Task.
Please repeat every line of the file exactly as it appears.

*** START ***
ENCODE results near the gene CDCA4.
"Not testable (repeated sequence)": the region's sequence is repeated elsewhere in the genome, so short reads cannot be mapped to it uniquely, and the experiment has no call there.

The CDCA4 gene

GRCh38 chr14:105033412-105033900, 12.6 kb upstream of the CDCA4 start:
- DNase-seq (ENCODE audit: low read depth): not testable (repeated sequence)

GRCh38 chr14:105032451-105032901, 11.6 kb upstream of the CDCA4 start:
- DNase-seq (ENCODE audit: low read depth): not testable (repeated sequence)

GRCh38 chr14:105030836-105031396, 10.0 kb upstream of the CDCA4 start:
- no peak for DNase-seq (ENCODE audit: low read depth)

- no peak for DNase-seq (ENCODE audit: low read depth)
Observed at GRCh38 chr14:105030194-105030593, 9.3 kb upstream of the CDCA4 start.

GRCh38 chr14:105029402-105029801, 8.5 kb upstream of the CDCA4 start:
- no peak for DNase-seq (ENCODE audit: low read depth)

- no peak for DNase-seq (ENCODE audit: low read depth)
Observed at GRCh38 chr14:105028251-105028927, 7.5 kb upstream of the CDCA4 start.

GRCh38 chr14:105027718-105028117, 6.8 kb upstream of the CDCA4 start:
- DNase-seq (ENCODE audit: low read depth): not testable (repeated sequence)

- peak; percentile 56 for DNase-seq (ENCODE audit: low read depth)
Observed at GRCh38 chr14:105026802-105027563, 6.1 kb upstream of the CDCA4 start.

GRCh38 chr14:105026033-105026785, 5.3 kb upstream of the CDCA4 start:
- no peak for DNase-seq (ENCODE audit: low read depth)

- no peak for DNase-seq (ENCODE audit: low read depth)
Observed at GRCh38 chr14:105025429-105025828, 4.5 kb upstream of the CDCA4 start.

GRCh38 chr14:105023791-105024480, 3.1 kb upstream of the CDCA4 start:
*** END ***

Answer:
ENCODE results near the gene CDCA4.
"Not testable (repeated sequence)": the region's sequence is repeated elsewhere in the genome, so short reads cannot be mapped to it uniquely, and the experiment has no call there.

The CDCA4 gene

GRCh38 chr14:105033412-105033900, 12.6 kb upstream of the CDCA4 start:
- DNase-seq (ENCODE audit: low read depth): not testable (repeated sequence)

GRCh38 chr14:105032451-105032901, 11.6 kb upstream of the CDCA4 start:
- DNase-seq (ENCODE audit: low read depth): not testable (repeated sequence)

GRCh38 chr14:105030836-105031396, 10.0 kb upstream of the CDCA4 start:
- no peak for DNase-seq (ENCODE audit: low read depth)

- no peak for DNase-seq (ENCODE audit: low read depth)
Observed at GRCh38 chr14:105030194-105030593, 9.3 kb upstream of the CDCA4 start.

GRCh38 chr14:105029402-105029801, 8.5 kb upstream of the CDCA4 start:
- no peak for DNase-seq (ENCODE audit: low read depth)

- no peak for DNase-seq (ENCODE audit: low read depth)
Observed at GRCh38 chr14:105028251-105028927, 7.5 kb upstream of the CDCA4 start.

GRCh38 chr14:105027718-105028117, 6.8 kb upstream of the CDCA4 start:
- DNase-seq (ENCODE audit: low read depth): not testable (repeated sequence)

- peak; percentile 56 for DNase-seq (ENCODE audit: low read depth)
Observed at GRCh38 chr14:105026802-105027563, 6.1 kb upstream of the CDCA4 start.

GRCh38 chr14:105026033-105026785, 5.3 kb upstream of the CDCA4 start:
- no peak for DNase-seq (ENCODE audit: low read depth)

- no peak for DNase-seq (ENCODE audit: low read depth)
Observed at GRCh38 chr14:105025429-105025828, 4.5 kb upstream of the CDCA4 start.

GRCh38 chr14:105023791-105024480, 3.1 kb upstream of the CDCA4 start: